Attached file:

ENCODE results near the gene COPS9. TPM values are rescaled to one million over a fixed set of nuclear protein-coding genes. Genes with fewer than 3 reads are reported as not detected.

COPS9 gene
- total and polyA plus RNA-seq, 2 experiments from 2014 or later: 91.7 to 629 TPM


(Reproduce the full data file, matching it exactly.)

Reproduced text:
ENCODE results near the gene COPS9. TPM values are rescaled to one million over a fixed set of nuclear protein-coding genes. Genes with fewer than 3 reads are reported as not detected.

COPS9 gene
- total and polyA plus RNA-seq, 2 experiments from 2014 or later: 91.7 to 629 TPM